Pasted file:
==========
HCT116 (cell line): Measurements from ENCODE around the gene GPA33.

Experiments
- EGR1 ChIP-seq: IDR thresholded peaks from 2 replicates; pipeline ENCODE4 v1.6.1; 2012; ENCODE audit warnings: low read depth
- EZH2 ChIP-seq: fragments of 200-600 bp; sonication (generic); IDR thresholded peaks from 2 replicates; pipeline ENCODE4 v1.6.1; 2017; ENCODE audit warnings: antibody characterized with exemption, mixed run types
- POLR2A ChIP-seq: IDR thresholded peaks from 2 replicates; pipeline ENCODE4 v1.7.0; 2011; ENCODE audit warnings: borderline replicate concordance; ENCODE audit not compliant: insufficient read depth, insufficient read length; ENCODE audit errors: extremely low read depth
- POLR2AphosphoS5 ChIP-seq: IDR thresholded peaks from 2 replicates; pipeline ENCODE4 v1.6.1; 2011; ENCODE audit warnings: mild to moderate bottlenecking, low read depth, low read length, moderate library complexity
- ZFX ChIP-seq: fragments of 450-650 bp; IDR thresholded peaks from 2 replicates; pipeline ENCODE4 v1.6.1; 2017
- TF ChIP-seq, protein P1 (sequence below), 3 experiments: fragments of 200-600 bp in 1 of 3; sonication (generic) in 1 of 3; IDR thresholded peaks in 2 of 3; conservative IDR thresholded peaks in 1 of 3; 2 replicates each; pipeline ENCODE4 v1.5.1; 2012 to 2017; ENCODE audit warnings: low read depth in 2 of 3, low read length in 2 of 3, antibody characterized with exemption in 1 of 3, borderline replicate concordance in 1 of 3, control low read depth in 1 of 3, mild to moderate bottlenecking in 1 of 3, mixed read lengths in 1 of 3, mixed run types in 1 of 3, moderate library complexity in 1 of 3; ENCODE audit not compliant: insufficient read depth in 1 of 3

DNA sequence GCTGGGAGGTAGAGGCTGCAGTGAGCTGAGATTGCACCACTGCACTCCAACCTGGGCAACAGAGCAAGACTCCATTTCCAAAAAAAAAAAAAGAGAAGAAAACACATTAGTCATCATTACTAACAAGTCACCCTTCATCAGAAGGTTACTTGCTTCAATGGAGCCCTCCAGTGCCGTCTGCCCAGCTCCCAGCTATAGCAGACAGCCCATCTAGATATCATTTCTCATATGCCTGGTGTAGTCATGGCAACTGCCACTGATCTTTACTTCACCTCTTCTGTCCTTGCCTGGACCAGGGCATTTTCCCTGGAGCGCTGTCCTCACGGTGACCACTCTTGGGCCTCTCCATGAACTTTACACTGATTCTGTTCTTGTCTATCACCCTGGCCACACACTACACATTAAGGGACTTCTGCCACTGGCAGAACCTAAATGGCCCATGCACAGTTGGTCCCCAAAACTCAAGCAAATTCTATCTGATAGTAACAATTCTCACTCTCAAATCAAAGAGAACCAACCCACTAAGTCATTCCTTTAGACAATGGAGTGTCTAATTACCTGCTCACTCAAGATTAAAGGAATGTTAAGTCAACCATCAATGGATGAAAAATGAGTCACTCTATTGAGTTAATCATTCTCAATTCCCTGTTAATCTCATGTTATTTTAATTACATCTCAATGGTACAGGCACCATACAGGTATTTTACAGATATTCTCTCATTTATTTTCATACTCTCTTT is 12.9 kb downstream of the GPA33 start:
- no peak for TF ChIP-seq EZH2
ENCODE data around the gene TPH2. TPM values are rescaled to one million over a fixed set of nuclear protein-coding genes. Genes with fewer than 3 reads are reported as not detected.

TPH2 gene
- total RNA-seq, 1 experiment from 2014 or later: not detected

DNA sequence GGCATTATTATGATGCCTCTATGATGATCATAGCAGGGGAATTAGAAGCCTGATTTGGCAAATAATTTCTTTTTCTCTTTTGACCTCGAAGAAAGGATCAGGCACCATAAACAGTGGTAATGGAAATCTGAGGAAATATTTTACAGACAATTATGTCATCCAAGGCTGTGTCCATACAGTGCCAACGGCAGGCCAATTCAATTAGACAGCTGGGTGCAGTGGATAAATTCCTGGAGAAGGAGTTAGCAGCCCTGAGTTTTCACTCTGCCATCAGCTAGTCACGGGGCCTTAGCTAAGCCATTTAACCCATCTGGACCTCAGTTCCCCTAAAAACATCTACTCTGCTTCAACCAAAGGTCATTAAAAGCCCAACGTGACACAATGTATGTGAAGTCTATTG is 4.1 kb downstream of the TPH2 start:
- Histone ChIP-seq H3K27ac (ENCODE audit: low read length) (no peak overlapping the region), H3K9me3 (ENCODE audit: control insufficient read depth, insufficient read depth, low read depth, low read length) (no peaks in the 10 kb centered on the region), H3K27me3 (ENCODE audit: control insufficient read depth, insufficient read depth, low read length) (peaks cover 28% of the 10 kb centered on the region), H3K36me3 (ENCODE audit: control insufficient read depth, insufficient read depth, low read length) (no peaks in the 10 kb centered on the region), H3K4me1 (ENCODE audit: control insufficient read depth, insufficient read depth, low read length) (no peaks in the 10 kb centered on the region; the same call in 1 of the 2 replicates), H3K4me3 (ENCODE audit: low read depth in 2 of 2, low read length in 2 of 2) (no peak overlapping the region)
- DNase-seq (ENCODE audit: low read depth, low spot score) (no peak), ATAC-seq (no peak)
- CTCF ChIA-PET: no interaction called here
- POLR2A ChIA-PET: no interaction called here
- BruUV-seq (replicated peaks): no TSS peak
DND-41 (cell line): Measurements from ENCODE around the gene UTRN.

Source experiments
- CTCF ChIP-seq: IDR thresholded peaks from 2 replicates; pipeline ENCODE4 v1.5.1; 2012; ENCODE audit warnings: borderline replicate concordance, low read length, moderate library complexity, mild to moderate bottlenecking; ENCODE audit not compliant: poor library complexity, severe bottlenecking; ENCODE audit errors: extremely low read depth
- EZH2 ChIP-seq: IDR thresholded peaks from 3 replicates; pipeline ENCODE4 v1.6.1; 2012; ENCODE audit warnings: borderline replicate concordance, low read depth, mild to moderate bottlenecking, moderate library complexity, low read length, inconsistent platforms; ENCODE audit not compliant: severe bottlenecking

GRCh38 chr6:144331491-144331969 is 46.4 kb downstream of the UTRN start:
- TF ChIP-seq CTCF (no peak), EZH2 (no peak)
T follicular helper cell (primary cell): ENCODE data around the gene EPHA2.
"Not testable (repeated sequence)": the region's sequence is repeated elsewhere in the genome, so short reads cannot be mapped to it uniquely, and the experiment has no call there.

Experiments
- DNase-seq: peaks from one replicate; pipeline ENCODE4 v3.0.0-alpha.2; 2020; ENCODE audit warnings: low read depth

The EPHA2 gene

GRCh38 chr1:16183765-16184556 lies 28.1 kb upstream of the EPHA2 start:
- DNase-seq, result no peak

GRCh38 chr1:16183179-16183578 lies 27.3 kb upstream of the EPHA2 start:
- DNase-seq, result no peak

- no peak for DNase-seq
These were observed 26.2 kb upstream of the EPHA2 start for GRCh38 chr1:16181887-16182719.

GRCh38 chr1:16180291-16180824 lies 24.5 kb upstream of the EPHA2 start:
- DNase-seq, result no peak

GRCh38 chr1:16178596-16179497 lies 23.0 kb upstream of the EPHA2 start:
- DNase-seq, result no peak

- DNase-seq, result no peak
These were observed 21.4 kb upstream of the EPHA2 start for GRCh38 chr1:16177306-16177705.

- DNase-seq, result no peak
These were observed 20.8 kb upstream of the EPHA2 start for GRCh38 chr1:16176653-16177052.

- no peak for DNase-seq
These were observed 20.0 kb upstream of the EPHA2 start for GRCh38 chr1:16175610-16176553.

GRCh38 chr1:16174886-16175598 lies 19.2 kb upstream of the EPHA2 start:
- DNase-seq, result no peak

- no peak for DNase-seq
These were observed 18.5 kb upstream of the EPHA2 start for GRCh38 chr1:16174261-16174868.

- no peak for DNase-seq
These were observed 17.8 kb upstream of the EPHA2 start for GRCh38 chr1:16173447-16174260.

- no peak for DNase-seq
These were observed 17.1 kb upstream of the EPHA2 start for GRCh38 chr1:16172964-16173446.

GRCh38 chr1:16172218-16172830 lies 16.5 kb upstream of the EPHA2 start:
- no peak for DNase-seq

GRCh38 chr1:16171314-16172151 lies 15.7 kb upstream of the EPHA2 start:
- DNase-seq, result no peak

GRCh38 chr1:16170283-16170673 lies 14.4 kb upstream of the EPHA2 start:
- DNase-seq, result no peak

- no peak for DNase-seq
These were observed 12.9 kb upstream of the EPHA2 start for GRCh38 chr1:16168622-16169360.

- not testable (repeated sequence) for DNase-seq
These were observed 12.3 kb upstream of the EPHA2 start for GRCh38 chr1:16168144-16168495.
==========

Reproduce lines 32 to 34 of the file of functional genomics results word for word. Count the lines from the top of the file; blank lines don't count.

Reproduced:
- DNase-seq, result no peak

GRCh38 chr1:16183179-16183578 lies 27.3 kb upstream of the EPHA2 start:
- DNase-seq, result no peak